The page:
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Roles and identities of the Anglican chaplain: a prison ethnography

Phillips, Peter 2013. Roles and identities of the Anglican chaplain: a prison ethnography. PhD Thesis, Cardiff University.
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In this ethnography, writing as both practitioner and researcher, I represent and analyse the opinions and reflections of Anglican chaplains in English and Welsh prisons in order to locate their self - perception of role and identity. The Anglican chaplain has been a statutory appointment in every prison since 1779 and was a central figure in penal practice throughout the first half of the 19th century. Several chaplains wrote at length about their ministry and its significance; this conscious utterance in the public domain dwindled sharply from the 1860s onwards. My research presents current chaplains’ perspectives on their role and identity, configured by a social context which is perceived to be secular and in which other world faiths have a strong presence. Four main areas of focus emerge from the data: working with prisoners, working with staff, the apparently contradictory, ritual nature of secular and religious engagement, and issues of gendered interaction. These data are contextualised by respondents’ perceptions of prisons as parishes, the construction of Anglican chaplains’ identity by events within and outwith prisons and churches, and perceived relations with the Church of England and the Church in Wales. Having recognised other models of prison ministry, the thesis ends by identifying modes of potential, structured cooperation between church and chaplaincy. The epistemological con text derives from Goffman’s theory of total institutions but recognises subsequent reinterpretations of his work. The methodological reference points are Turner’s theory of liminality, Bell’s theory of ritual - like activities and Foucault’s heterotopia of deviance. The thesis offers a perspective on a traditional public form of ministry, that of the chaplains themselves, unexplored and not analysed for over a century. It is submitted as a further development in the growing discourse around practical theology and religious ministry in prisons.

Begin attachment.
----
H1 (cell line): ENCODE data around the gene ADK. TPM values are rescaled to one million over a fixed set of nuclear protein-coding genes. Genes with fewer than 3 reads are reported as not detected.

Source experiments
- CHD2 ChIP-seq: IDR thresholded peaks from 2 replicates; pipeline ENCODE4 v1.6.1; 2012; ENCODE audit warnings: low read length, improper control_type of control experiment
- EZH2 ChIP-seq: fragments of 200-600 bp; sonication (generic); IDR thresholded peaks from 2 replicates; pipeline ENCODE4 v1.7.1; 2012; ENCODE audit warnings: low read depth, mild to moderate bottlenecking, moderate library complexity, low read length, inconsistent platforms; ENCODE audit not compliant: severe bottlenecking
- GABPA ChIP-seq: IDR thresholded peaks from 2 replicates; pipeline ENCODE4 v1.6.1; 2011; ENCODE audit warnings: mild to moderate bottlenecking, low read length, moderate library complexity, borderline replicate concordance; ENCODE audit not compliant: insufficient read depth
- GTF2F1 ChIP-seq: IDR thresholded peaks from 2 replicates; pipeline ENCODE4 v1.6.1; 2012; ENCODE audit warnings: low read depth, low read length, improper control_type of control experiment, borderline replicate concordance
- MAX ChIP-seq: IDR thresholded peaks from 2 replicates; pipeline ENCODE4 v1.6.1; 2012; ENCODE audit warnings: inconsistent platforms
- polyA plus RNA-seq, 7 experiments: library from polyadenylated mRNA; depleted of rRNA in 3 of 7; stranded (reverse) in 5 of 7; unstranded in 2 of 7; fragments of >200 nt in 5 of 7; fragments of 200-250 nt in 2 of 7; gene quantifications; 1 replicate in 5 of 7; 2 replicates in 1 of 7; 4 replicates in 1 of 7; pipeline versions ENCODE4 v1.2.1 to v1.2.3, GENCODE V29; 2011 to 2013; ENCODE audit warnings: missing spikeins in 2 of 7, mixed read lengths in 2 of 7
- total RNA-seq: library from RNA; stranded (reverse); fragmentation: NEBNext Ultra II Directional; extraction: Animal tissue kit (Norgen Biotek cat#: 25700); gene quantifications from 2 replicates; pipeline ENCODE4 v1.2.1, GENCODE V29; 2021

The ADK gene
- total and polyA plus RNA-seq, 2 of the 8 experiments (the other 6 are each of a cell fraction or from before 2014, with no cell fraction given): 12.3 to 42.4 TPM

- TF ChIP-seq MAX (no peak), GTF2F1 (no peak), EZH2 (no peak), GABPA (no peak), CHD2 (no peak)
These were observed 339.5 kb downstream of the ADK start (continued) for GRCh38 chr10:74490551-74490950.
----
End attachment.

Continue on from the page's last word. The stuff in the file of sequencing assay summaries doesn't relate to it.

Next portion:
Item Type: Thesis (PhD)
Status: Unpublished
Schools: History, Archaeology and Religion
Subjects: B Philosophy. Psychology. Religion > BR Christianity
B Philosophy. Psychology. Religion > BV Practical Theology
Date of First Compliant Deposit: 30 March 2016
Last Modified: 04 Jun 2017 06:25

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